The inventor of the cell phone says that the FCC should not
be focused on trying to get more spectrum from any of the current users, but
instead on spurring more efficient use of the spectrum already out there.
Martin Cooper says that is the only way to meet the
projected 40-fold increase in demand for spectrum.
In an interview for C-SPAN's Communicators series, Cooper,
who developed a cell phone system for Motorola (2.5 pounds, with a battery that
lasted for 20 minutes), said making that spectrum exponentially more efficient
is doable. Cooper's company, ArrayComm, is in the business of achieving that
Talking about his theory of spectral efficiency, Cooper said
that given how much more efficient transmissions are since the days of
Marconi--by a trillion times, or doubled every month over the past 110 years--
he saw that continuing if there is incentive to keep finding more efficiencies.
"We know we can keep doing this for the next 50 or 60 years," he said, and
then hand that process off to the next generation.
Cooper said that freeing up more spectrum is "a wish
and a hope." While he said that the spectrum belonged to the public, he
also said it is very difficult to get spectrum from licensees because the way
the allocation process has been set up, it is more like ownership.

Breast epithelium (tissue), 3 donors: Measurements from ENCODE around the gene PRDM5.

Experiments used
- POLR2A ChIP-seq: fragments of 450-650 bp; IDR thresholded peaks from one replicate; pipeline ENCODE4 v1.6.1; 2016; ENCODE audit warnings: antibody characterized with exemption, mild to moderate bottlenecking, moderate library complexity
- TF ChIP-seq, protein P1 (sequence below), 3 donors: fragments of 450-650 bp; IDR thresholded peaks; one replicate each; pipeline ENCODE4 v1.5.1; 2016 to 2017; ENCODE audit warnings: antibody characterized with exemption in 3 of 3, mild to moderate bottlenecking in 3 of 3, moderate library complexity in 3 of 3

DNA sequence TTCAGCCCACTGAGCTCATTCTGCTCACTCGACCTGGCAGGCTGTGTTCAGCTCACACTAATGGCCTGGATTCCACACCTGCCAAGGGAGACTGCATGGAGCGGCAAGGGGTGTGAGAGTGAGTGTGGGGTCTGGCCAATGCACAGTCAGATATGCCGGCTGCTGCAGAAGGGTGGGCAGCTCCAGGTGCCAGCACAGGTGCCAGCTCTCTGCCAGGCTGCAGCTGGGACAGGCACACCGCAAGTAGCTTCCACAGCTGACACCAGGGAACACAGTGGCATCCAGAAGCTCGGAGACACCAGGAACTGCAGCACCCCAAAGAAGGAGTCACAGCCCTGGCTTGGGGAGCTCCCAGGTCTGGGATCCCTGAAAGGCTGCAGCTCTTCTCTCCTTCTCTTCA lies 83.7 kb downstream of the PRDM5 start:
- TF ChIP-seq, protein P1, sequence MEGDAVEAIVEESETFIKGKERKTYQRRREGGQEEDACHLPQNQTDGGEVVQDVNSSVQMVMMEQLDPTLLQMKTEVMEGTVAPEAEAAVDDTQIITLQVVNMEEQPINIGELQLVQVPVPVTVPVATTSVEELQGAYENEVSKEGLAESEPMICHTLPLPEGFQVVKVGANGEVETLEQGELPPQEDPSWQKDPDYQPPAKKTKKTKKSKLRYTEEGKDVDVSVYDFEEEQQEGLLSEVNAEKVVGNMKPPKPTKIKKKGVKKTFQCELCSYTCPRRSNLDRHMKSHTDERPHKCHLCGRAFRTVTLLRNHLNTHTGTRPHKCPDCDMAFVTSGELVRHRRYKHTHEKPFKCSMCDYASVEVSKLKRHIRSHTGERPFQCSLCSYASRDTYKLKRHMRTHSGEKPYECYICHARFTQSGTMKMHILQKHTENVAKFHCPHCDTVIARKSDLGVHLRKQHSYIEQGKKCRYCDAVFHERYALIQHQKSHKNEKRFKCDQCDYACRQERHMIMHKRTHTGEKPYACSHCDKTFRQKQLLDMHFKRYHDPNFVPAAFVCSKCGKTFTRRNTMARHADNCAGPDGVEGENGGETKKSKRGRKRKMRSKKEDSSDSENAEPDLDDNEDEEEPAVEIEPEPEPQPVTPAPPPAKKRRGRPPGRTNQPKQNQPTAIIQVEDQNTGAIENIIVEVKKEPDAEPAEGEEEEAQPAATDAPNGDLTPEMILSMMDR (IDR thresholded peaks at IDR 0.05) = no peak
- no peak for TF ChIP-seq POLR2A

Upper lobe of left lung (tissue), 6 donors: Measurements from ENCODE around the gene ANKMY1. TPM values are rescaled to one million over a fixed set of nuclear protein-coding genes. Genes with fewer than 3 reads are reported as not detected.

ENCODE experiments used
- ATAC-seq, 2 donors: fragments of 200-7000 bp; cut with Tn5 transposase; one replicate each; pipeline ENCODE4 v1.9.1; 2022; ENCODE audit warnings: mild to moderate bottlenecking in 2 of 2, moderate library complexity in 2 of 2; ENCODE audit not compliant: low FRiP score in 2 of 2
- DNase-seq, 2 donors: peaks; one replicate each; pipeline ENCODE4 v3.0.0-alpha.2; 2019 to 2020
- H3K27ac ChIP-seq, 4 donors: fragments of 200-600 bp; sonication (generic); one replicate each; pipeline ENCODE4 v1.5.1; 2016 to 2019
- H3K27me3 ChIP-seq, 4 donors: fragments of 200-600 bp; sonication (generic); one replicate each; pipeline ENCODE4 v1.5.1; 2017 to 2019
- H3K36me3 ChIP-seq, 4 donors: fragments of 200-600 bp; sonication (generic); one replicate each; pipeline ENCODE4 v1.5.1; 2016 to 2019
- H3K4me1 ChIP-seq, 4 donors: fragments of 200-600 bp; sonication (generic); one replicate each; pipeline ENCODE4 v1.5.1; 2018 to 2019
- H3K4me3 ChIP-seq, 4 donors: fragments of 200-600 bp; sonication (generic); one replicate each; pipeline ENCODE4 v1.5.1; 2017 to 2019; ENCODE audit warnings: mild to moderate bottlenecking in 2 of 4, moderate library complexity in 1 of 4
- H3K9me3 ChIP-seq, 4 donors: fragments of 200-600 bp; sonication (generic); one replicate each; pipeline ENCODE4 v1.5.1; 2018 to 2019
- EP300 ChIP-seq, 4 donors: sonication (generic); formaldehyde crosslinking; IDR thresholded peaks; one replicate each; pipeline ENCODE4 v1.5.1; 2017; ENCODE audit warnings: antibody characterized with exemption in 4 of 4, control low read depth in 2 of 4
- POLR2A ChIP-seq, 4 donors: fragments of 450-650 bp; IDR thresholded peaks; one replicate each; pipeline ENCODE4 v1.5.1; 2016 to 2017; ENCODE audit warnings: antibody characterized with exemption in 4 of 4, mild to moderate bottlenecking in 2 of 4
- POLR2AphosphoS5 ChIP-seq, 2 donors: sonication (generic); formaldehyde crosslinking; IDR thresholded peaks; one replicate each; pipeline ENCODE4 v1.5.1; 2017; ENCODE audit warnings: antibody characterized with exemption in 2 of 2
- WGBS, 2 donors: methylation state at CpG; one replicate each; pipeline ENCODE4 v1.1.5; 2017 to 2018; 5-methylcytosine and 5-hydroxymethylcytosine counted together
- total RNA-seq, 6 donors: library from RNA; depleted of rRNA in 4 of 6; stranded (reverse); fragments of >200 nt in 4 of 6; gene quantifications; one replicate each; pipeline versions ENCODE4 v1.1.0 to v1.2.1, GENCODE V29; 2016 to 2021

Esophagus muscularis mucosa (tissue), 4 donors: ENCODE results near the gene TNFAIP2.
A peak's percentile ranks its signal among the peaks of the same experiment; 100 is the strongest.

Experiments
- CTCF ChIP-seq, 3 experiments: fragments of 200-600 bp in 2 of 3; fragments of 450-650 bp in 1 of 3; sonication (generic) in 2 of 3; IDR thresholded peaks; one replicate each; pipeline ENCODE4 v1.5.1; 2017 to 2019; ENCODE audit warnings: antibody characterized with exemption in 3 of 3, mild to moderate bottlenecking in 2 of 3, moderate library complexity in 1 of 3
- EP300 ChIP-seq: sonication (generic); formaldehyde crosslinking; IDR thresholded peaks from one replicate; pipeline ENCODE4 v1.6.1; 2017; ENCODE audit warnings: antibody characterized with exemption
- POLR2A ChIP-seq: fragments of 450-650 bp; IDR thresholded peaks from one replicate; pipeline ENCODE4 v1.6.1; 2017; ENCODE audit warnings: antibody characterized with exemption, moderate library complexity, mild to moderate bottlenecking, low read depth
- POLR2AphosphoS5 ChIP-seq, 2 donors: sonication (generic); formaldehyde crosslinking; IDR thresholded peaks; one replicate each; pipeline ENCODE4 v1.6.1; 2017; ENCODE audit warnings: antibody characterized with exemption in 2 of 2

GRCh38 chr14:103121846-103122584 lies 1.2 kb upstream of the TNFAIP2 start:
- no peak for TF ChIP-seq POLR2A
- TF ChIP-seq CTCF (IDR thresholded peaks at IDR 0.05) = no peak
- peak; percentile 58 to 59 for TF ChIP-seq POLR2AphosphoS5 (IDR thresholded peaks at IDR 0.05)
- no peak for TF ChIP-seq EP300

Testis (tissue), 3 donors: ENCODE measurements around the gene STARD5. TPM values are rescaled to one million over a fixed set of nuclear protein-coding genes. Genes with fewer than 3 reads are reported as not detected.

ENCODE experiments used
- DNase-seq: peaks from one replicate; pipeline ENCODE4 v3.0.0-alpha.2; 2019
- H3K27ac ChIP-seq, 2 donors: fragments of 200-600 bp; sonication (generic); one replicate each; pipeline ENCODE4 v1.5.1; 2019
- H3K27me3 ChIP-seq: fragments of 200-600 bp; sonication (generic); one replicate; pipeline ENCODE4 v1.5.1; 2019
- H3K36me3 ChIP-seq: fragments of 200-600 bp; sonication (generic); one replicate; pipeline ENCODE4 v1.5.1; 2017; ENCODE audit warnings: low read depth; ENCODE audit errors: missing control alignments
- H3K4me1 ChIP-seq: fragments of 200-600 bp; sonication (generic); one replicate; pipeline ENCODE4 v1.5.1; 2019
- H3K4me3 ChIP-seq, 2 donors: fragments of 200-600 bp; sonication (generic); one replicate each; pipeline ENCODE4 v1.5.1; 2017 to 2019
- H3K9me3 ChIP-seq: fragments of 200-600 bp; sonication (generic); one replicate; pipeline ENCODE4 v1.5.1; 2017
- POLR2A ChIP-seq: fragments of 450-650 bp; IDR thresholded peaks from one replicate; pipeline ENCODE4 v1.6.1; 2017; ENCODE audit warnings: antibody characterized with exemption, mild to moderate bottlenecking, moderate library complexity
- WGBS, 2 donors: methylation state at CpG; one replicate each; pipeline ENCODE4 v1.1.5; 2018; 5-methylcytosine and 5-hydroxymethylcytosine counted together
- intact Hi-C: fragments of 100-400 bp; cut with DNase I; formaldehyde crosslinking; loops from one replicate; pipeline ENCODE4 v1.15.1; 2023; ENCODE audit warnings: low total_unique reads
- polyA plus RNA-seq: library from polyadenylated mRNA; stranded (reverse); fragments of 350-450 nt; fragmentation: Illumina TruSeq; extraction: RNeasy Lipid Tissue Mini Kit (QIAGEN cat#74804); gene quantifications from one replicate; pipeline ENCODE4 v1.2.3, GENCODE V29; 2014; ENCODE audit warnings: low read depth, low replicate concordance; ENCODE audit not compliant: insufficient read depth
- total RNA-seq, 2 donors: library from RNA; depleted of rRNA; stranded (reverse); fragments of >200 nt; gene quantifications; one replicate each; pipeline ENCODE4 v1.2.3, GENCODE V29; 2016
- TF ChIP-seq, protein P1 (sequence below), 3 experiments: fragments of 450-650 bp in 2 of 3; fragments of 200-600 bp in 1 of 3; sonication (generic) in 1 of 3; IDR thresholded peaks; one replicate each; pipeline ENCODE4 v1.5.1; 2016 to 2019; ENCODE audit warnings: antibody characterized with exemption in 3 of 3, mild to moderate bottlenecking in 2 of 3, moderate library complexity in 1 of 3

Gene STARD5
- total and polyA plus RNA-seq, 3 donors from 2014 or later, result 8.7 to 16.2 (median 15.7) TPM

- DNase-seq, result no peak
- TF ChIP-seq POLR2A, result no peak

The FCC has proposed trying to free up 500 mhz of spectrum
by 2020, including paying broadcasters to clear off some of theirs. Cooper said
there was nothing wrong with the FCC's plan, or in the theory or redistributing
spectrum in general. But he said it was naive to think that was the solution.
"The plan is a good plan, but they should not give the impression that it
is going to solve the problem.
Cooper said the solution is new technology that carriers
"can and will use" when it is in their interest. "The solution
to the spectrum problem is not redistributing spectrum, it's not taking
spectrum away from one entity. It's not even sharing the spectrum. It is, in
fact, creating new capacity, in effect creating new spectrum. And that process
has been going on for 100 years and there is potential for increasing the
amount of spectrum that is enormous."
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